A provision in the 2010 health care law requiring contraceptive coverage for women without copays has gotten most of the press. But much more is at stake for women if the Supreme Court overturns the health care law. Starting in 2014, the law bars insurance practices such as charging women higher premiums than men, or denying coverage for pre-existing conditions that could include pregnancy, a Caesarean-section birth or a sexual or a domestic violence assault (Appleby, 6/19).
Kaiser Health News: What's At Stake For Medicare Beneficiaries In Supreme Court Decision
On average, seniors and disabled people covered by Medicare saved $604 in 2011 on prescription drugs, and more than 26 million saw their doctors for wellness visits or got preventive services. If the court strikes down only the law's individual mandate, which requires most people to buy insurance, nearly all of the health law's Medicare changes will remain intact (Werber Serafini, 6/19).
Kaiser Health News: Some Health System Changes Will Stay, No Matter How SCOTUS Rules
Now the Affordable Care Act is in jeopardy, but many of the reforms it encouraged aren't, Wilson says. Soaring costs, tight budgets, better technology and industry consolidation ensure health care won't go back to 2009 no matter what the court or Congress do, say analysts and industry officials (Hancock, 6/19).
The Hill: House Dem: Ruling Striking Mandate Won't Be A 'Show-Stopper' For Health Law
A leading House Democrat said Tuesday that if the Supreme Court strikes down the individual mandate, it will not be "a show-stopper" for the healthcare law. Rep. Jan Schakowsky (Ill.), the chief deputy whip for House Democrats, predicted during an interview on The Bill Press Show that the entire law would be upheld but said her party "would absolutely move forward" with the remaining reforms even if the mandate is defeated. "There are other ways to skin the cat — to make sure that people do join and get insurance," she added. "So I don't think [a ruling against the mandate] would be a complete show-stopper" (Viebeck, 6/19).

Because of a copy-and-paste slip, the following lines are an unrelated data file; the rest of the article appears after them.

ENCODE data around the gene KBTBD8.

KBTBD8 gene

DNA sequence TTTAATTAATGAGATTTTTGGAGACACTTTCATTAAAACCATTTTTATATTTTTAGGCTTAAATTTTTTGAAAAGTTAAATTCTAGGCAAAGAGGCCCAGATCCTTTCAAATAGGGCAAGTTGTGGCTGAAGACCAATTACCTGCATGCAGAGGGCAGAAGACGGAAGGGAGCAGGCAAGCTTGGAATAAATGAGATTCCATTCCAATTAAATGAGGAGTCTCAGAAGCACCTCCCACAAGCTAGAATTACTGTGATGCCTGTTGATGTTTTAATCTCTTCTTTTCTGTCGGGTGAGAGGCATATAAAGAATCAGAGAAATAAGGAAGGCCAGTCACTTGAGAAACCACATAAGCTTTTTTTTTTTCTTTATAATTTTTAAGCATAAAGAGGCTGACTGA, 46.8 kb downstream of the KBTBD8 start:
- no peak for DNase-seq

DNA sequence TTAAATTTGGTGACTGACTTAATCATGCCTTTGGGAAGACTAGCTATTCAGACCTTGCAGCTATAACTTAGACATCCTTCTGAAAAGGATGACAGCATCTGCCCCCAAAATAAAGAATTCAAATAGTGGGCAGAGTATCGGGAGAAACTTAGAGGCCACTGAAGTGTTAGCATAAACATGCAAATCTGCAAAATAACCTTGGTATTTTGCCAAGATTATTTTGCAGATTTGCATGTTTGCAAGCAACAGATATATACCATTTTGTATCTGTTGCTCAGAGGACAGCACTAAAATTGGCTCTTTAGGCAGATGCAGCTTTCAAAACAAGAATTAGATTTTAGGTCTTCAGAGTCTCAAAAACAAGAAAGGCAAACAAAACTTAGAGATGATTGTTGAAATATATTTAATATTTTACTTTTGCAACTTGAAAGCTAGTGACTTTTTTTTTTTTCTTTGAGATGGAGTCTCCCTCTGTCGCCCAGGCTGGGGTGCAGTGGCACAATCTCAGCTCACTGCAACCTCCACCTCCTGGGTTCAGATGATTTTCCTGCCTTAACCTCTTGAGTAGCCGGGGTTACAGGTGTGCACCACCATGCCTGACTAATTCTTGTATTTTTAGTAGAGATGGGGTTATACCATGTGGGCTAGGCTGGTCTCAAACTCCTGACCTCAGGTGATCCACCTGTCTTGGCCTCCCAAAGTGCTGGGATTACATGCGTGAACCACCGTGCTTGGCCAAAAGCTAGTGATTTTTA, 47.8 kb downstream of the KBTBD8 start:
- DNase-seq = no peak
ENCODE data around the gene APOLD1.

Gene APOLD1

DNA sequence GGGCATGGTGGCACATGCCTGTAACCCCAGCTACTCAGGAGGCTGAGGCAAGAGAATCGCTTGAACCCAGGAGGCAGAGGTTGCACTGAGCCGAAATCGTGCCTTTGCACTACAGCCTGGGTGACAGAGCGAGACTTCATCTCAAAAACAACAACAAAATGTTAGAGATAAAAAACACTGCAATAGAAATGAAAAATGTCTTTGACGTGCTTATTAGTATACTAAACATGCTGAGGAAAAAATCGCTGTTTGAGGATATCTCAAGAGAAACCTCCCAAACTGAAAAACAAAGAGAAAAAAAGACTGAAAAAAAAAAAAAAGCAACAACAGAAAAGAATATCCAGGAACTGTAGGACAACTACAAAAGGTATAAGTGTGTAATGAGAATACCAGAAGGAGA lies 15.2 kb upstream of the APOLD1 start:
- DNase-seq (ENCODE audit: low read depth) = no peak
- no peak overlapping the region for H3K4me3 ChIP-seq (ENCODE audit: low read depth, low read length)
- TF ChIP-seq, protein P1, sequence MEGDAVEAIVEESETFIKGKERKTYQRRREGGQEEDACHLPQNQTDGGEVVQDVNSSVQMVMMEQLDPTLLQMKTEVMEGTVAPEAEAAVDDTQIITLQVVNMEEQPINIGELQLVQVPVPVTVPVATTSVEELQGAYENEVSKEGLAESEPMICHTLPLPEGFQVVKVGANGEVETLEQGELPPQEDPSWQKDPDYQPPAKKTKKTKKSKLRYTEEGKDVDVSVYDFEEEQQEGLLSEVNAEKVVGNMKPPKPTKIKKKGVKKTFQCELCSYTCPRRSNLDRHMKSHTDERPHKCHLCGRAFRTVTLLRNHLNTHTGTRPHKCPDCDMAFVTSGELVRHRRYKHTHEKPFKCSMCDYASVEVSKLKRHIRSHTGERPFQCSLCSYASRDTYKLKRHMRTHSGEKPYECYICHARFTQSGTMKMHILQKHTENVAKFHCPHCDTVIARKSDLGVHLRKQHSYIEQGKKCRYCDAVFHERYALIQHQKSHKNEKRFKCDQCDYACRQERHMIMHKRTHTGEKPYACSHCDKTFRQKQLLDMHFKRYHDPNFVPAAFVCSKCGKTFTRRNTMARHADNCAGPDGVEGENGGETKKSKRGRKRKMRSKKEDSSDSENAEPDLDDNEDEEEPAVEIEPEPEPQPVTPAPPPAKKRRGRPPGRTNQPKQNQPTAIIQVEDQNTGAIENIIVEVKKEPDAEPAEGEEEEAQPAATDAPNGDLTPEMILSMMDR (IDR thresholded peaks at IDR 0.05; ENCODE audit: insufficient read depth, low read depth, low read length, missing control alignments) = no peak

The New York Times' Economic Scene: Self-Interest Meets Mandate
Odds that the justices will reject this measure, the so-called individual mandate, are approaching 80 percent on Intrade, a market where investors can bet on the outcome of pretty much everything. What's harder to figure out is what will then happen to health insurance. Advocates of health care reform argue that eliminating the mandate could gut the president's plan. Most health economists would probably agree. But this consensus is based on a fairly optimistic view that the individual mandate and accompanying fines for failing to comply will be highly effective at persuading Americans to buy health insurance that they would otherwise forgo (Porter, 6/19).
CQ HealthBeat: End Of Mandate Wouldn't Mean Certain 'Death Spiral,' Analysts Say
It's not true that premiums inevitably would zoom out of sight in the individual insurance market if the Supreme Court strikes down the individual mandate in the health care law. So say two Kaiser Family Foundation analysts, contradicting widespread predictions that such a "death spiral" would occur. "It is by no means inevitable that the individual insurance market will enter a spiral of death," Larry Levitt and Gary Claxton said in a blog post Tuesday. "In fact, there are some good reasons to believe that may not happen" (Reichard, 6/19).